I am partnered, and have no children. The house is in both our names and all our investment accounts are payable on death to each other. But I’d also like to list a few charities as beneficiaries or second beneficiaries. Can charitable organizations be listed as beneficiaries on investment accounts? Do I need an executor, or will my investment organizations handle the payouts? Is a simple will enough, or should I have a trust? If my partner should predecease me or we perish together what contingency plans should we have in place?
From what you say, all you need is a simple will for assets without designated beneficiaries that you own in your sole name, like your car, household goods, and collectibles.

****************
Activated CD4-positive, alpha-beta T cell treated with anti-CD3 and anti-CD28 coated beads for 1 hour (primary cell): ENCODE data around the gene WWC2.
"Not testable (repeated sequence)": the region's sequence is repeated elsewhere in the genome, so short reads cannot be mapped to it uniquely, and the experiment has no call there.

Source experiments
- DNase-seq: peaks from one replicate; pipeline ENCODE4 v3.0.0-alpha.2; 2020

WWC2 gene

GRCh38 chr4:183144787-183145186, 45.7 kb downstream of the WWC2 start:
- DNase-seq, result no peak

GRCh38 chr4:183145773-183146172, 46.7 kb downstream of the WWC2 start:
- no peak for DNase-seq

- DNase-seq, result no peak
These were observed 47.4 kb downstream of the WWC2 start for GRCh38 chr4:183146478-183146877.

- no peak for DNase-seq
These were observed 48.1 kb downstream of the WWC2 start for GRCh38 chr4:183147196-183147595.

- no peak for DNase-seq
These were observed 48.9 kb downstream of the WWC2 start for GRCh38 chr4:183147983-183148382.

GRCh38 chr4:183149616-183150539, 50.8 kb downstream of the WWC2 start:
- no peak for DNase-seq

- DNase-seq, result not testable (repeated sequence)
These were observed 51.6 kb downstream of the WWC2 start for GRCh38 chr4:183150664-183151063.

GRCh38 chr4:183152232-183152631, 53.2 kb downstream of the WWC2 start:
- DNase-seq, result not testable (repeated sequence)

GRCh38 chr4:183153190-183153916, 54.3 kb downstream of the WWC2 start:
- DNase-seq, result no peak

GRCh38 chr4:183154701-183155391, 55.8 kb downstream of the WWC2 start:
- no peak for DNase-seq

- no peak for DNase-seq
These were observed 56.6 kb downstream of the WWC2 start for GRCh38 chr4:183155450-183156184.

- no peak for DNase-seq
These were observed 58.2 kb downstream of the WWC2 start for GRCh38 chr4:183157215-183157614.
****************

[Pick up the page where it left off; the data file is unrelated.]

Assets that you own jointly with right of survivorship (like your house), or on which you’ve named beneficiaries (like IRAs and 401(k) accounts, and non-retirement accounts that are payable on death or “in trust for” a beneficiary) aren’t handled by an executor or trustee because their disposition isn’t determined by a will or a trust. It’s determined by how the asset is titled or by its beneficiary designation form.
These assets pass to the surviving joint owner or the named beneficiary on presentation of your death certificate.
You can name a charity either as a primary beneficiary or a contingent beneficiary. Contingent beneficiaries only inherit if there are no surviving primary beneficiaries. You should choose the people and/or organizations you want your accounts to go to if you and your partner die in a common accident.
Always specify the percentage of the account each primary and contingent beneficiary is to receive. For example, primary beneficiaries: John Smith (80 percent) and Mary Smith (20 percent); contingent beneficiaries XYZ Charity (50 percent) and ABC Charity (50 percent).
THE BOTTOM LINE Financial accounts with designated beneficiaries bypass your will.
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